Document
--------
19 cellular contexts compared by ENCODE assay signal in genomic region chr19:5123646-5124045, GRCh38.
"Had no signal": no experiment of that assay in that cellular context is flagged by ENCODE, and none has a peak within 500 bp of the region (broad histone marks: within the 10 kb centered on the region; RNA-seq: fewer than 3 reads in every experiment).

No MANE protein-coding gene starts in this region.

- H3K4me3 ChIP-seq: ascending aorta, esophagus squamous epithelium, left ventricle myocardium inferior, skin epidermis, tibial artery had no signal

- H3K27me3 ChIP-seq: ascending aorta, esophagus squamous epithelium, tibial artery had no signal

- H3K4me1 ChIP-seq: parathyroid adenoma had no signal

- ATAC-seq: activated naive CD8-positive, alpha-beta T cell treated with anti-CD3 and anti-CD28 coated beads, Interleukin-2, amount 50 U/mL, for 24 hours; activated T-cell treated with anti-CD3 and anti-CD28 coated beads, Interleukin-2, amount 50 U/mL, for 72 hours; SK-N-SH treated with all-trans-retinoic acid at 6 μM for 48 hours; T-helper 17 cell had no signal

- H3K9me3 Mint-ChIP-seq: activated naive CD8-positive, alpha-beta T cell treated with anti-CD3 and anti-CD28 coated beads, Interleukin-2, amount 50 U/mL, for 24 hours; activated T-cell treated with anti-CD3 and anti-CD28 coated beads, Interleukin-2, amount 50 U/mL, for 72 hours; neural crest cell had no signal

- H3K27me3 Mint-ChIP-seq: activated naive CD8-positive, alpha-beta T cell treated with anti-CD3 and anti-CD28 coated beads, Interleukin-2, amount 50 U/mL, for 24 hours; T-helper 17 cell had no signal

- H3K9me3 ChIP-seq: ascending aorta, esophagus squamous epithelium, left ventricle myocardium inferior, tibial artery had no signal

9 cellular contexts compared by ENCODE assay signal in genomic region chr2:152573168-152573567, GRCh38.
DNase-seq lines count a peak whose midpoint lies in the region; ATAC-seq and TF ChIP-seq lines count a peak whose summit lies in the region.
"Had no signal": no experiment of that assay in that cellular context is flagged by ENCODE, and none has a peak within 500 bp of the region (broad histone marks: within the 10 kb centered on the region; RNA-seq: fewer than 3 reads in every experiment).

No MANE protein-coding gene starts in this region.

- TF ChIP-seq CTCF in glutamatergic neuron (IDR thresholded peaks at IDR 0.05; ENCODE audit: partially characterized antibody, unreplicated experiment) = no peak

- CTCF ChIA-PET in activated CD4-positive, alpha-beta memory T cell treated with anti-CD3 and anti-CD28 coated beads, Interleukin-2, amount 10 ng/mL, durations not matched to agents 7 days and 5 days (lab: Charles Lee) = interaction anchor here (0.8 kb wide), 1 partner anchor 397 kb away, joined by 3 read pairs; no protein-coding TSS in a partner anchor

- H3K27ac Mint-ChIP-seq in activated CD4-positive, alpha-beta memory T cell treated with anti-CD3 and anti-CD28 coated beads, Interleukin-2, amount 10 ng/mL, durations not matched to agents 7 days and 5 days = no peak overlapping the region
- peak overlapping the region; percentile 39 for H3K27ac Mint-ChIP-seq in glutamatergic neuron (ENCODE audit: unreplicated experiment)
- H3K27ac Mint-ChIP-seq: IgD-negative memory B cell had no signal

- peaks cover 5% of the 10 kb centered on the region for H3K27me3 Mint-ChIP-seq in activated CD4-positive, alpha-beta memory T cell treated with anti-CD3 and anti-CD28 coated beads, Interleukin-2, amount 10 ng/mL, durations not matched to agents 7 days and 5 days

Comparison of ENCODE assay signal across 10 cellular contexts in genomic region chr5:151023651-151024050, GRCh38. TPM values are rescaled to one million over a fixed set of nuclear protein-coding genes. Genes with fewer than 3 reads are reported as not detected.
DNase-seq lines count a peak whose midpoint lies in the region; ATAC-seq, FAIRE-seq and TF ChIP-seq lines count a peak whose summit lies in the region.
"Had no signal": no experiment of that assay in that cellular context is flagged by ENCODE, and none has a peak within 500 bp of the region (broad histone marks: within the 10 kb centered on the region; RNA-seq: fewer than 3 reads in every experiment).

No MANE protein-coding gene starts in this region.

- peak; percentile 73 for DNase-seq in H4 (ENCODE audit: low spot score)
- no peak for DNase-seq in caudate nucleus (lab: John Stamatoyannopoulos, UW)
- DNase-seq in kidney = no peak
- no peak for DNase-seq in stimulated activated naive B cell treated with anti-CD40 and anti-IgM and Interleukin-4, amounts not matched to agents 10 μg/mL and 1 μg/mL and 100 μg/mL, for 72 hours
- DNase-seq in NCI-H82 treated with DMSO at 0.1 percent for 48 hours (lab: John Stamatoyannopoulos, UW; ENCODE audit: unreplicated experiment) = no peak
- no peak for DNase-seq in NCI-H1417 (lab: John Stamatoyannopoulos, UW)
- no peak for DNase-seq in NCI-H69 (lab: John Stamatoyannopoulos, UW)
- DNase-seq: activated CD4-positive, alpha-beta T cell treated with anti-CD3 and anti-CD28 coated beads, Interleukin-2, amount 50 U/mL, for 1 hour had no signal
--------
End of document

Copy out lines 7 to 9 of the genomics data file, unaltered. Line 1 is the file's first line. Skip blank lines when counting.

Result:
- ATAC-seq: activated naive CD8-positive, alpha-beta T cell treated with anti-CD3 and anti-CD28 coated beads, Interleukin-2, amount 50 U/mL, for 24 hours; activated T-cell treated with anti-CD3 and anti-CD28 coated beads, Interleukin-2, amount 50 U/mL, for 72 hours; SK-N-SH treated with all-trans-retinoic acid at 6 μM for 48 hours; T-helper 17 cell had no signal

- H3K9me3 Mint-ChIP-seq: activated naive CD8-positive, alpha-beta T cell treated with anti-CD3 and anti-CD28 coated beads, Interleukin-2, amount 50 U/mL, for 24 hours; activated T-cell treated with anti-CD3 and anti-CD28 coated beads, Interleukin-2, amount 50 U/mL, for 72 hours; neural crest cell had no signal

- H3K27me3 Mint-ChIP-seq: activated naive CD8-positive, alpha-beta T cell treated with anti-CD3 and anti-CD28 coated beads, Interleukin-2, amount 50 U/mL, for 24 hours; T-helper 17 cell had no signal